The Department of Health and Human Services (HHS) and the Association of Organ Procurement Organizations (AOPO) announced yesterday that the number of organ donors increased nearly 4 percent during the first half of 2000 compared to the first six months of 1999. This increase is similar to the positive trend reported for the first five months of the year by the United Network for Organ Sharing (UNOS), the HHS' Health Resources and Services Administration's (HRSA) contractor for the Organ Procurement and Transplantation Network and the Scientific Registry of Transplants Recipients.
"Our efforts to raise awareness about the
importance of organ donation appear to be paying off, but with 71,000 people
on the transplant waiting list, we still have a long way to go," said HHS
Secretary Donna E. Shalala. "Transplantation is an effective treatment for
many people, but each transplant starts with someone's decision to become an
organ donor. I urge everyone to make that decision today, and share it
with your family."
After rising 6 percent in 1998 -- the first substantial increase since 1995 -- organ donation remained essentially flat in 1999. AOPO's organ donor data were generated from the 59 federally designated organ procurement organizations (OPOs) nationwide. For the first six months of 2000, the number of donors was 2,978, up from 2,875 in 1999 in the same time period.
"My colleagues and I welcome this increase," said AOPO President Susan Gunderson. "And, we pledge to vigorously continue our efforts to broaden public awareness of and support for organ donation."
HHS also released, Roles and Training in the Donation Process: A Resource Guide, a tool to help the transplant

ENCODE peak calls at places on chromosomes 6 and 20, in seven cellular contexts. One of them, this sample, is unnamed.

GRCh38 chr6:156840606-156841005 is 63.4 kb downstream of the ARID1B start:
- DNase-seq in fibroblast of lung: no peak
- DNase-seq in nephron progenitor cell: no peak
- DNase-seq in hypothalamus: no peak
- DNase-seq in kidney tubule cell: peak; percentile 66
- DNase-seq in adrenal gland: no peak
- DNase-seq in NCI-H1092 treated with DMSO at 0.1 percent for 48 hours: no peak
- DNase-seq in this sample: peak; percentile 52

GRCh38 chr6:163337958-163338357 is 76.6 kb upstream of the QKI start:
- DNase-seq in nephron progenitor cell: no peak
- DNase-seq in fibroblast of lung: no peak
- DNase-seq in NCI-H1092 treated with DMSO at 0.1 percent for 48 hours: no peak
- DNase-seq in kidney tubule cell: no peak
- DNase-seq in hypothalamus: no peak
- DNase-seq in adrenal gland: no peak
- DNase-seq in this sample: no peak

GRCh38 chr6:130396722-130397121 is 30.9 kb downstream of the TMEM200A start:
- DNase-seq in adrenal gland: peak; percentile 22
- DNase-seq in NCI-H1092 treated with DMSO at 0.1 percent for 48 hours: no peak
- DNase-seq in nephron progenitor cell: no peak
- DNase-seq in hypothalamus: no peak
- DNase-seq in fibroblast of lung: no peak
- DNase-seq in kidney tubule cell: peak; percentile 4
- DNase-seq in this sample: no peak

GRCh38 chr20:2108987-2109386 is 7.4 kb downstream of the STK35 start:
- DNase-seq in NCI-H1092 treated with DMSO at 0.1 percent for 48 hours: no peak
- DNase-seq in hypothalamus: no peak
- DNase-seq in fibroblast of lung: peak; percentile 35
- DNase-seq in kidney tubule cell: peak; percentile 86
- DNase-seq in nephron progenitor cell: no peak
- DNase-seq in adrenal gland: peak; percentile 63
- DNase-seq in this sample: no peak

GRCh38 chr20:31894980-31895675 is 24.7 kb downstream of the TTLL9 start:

community, hospitals and OPOs implement a 1998 rule issued by HHS' Health
Care Financing Administration to promote the best practices in organ
donation. The rule requires hospitals to refer all deaths to OPOs and
provide specialized training for hospital staff who talk with grieving
families about donation. Working with donor families, the transplant
community, health care professionals, and bereavement and pastoral care
specialists, HHS developed this guide to help train hospital staff and others to talk sensitively with families about organ donation. Funded by HRSA and co-sponsored by HCFA, the guide will be distributed to hospitals and OPOs nationwide.
The guide emphasizes the importance of total hospital-based
bereavement care for all families facing the loss of a loved one. It
also highlights the pivotal role of hospitals in donation and encourages
flexibility in implementation of the HCFA rule, taking into consideration the competencies and training needs of hospital staff.
To further enhance the rule's impact, HRSA and HCFA recently co-sponsored two national technical assistance workshops to highlight effective donation-enhancing strategies developed jointly by OPOs and hospitals.
In December 1997, Vice President Al Gore and HHS Secretary Shalala launched the National Organ and Tissue Donation Initiative. In addition to the HCFA rule and related activities, the initiative has brought together dozens of public and private organizations to encourage donation. These education efforts emphasize the need to inform family and others of one's decision to be a donor. In 1999, HRSA awarded grants to 18 projects to test innovative strategies for increasing donation.
A copy of Roles and Training in the Donation Process: A Resource Guide and additional information about the National Organ and Tissue Donation Initiative are available in this issue of Vidyya.